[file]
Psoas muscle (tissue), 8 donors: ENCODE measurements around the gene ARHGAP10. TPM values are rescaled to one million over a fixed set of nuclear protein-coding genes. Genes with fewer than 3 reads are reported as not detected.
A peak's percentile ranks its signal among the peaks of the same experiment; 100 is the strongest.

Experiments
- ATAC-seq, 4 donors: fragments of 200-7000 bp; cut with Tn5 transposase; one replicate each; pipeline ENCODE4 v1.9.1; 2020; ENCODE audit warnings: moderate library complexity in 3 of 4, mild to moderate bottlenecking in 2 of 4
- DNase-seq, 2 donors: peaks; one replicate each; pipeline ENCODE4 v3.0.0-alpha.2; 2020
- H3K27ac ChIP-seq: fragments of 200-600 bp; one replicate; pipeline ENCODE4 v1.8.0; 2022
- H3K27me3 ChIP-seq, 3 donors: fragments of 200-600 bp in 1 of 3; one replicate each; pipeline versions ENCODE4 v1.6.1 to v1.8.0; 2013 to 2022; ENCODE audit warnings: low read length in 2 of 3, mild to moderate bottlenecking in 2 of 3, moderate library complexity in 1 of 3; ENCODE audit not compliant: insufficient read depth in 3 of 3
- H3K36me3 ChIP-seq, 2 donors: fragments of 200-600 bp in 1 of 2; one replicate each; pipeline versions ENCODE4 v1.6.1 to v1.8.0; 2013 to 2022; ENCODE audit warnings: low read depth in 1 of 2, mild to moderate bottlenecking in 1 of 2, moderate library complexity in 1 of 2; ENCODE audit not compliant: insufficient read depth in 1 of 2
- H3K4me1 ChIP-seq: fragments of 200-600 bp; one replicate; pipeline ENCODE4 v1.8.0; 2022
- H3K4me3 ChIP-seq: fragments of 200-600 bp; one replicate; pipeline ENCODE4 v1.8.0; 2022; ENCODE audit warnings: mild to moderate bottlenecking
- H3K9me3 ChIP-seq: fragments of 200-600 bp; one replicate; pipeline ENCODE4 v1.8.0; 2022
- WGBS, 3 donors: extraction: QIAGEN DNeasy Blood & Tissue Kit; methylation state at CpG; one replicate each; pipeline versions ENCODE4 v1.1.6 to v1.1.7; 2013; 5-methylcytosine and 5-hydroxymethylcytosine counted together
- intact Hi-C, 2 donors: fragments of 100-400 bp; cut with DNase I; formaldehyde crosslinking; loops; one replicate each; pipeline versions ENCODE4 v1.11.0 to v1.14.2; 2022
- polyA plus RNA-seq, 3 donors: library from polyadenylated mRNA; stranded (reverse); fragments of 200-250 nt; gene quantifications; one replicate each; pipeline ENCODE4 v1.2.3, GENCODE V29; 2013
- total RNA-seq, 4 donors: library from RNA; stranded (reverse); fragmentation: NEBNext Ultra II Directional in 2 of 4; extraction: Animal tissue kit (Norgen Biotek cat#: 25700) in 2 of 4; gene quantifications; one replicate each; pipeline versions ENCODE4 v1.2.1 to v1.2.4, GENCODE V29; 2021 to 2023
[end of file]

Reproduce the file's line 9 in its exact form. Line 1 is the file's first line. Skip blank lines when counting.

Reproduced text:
- H3K4me1 ChIP-seq: fragments of 200-600 bp; one replicate; pipeline ENCODE4 v1.8.0; 2022